|Posted on January 27, 2015 at 7:40 AM|
Most colleges and universities require course syllabi to include a list of course objectives. For years I’ve had a fantasy about accreditors requiring something more: a simple 3-column chart.
The first column would be titled, “This is what you’ll learn how to do in this course.” Under it would be listed the key learning objectives of the course.
The second column would be titled, “This is how you’ll learn how to do this.” For each learning objective, this column would list the learning activities (classwork, homework, projects, etc.) that would help students achieve the objective.
The third column would be titled, “This is how you’ll show me that you’ve learned this.” For each learning objective, this column would list what students will submit to show they’ve achieved the objective: a paper, project, presentation, demonstration, exam, etc.
In essence, this is a simple curriculum map for a course. I’ve been sharing this fantasy for years, and only a couple of years ago did someone say, “Ah… Dee FInk!” It turned out that Dee, author of Creating Significant Learning Experiences, came up with the same idea long before I did (with somewhat different column headings), so I always give him full credit. I had the honor of doing a workshop with Dee last fall on creating and assessing significant learning experiences. It was wonderful to have the opportunity to work with someone who shares my belief that teaching, learning, and assessment are inextricably linked, not separate processes.
Dee points out that, when faculty fill out this chart, they should start with the first column (“This is what you’ll learn how to do”) and then move to the third column (“This is how you’ll show me that you’ve learned it”). Then they should move to the middle column (“This is how you’ll learn how to do this”), designing learning experiences that will enable students to demonstrate their learning successfully.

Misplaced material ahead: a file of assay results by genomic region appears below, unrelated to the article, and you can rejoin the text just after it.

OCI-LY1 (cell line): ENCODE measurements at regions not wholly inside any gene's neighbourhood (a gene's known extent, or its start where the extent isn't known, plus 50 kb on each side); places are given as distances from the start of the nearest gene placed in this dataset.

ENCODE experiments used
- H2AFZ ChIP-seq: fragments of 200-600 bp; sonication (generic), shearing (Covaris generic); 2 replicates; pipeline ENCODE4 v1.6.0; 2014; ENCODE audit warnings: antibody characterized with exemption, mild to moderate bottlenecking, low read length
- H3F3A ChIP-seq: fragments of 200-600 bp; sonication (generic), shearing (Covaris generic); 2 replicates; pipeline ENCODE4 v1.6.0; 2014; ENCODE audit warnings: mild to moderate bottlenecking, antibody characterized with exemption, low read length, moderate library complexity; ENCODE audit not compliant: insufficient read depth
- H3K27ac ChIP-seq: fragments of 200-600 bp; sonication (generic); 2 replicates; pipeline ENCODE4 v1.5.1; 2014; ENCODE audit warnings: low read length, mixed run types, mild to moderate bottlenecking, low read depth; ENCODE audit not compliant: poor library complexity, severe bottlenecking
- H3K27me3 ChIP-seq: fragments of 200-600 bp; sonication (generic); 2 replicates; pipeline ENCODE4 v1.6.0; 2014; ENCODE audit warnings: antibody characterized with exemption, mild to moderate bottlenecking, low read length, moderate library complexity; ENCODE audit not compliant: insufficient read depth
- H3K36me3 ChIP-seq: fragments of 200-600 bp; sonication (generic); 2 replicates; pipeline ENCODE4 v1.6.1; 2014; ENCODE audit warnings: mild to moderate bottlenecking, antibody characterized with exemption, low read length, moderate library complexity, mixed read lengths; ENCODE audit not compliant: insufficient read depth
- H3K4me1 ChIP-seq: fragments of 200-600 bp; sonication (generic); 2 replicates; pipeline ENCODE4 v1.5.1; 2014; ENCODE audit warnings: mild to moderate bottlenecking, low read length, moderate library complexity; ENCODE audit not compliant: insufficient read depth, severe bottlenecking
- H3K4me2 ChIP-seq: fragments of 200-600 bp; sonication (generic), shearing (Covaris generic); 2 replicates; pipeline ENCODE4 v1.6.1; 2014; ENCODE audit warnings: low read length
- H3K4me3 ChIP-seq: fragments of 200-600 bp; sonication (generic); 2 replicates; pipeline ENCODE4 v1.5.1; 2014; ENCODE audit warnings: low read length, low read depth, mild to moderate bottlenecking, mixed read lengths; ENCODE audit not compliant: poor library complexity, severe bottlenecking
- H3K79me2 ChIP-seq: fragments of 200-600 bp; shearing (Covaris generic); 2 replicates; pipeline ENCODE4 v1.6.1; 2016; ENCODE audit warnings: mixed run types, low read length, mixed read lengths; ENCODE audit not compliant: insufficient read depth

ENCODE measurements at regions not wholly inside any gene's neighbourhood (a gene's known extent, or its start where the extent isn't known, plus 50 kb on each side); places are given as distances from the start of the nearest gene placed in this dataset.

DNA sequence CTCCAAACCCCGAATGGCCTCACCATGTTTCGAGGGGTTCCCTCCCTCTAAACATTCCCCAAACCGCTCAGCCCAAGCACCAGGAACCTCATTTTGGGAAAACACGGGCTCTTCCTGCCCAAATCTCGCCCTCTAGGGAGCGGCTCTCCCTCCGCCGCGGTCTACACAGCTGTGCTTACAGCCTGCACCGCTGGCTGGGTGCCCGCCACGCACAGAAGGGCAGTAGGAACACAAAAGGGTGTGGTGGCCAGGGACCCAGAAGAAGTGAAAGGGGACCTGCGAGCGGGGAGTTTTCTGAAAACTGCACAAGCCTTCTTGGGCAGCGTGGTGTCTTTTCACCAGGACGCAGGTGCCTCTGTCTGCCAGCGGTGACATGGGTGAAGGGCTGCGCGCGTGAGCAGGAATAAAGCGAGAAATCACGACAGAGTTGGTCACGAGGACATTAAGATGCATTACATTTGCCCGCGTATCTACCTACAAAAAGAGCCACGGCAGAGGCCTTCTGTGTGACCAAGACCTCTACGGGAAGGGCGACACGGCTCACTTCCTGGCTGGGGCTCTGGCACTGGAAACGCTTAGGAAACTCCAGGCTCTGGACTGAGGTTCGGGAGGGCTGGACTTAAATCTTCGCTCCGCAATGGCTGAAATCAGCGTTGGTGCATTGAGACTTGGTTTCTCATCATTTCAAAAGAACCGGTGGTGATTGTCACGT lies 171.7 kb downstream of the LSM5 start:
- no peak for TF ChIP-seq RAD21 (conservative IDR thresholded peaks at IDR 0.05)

Today I suggest just one tweak to Dee’s 3-column model. After the first column (“This is what you’ll learn how to do”), I suggest inserting one more column, titled “And learning this will help you learn how to…” In this column, faculty would list the program or general education learning outcome that the course objective helps students achieve.
Here’s an example:
This is what you’ll learn how to do: Analyze your own and others’ responses to a work of art.
And learning this will help you learn how to: Think critically and analytically
This is how you’ll learn how to do this: Small group discussions and presentations of critical responses to artworks
This is how you’ll show me that you’ve learned this: Paper comparing your response to a work of art to those of critics
Categories: Practical Tips